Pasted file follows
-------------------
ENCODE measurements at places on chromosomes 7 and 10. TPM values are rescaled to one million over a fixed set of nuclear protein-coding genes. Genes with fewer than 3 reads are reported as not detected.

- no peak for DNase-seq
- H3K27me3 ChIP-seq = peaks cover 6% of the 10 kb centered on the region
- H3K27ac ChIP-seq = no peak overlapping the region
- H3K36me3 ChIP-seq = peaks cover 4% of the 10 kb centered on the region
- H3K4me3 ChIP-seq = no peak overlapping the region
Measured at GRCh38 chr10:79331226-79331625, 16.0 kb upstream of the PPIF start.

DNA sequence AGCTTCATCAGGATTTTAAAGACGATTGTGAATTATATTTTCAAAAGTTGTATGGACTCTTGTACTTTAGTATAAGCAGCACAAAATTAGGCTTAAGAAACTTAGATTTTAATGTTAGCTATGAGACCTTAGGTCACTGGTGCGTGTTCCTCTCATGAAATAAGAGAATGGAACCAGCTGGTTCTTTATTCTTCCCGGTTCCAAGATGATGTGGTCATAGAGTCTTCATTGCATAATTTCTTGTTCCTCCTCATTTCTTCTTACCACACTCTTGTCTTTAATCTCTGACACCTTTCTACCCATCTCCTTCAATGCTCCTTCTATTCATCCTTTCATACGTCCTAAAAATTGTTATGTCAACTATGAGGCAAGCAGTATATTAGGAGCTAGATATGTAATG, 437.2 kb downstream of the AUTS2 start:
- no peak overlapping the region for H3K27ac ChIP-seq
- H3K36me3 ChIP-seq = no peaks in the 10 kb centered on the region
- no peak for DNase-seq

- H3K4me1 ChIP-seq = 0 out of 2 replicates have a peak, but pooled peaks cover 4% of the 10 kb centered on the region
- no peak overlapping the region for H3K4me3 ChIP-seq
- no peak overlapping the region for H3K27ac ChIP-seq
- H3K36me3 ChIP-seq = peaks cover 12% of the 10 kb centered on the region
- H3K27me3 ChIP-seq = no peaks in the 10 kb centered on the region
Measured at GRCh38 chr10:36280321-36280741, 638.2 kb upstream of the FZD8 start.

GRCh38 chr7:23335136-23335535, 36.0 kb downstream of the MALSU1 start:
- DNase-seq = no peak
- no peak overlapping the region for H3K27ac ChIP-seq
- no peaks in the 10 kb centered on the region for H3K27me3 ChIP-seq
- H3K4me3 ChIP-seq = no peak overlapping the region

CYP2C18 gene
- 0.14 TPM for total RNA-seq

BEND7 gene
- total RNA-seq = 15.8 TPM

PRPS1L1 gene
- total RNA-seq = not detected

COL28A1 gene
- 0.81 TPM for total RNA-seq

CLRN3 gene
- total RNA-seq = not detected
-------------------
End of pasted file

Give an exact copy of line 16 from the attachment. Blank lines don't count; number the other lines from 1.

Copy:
- H3K27me3 ChIP-seq = no peaks in the 10 kb centered on the region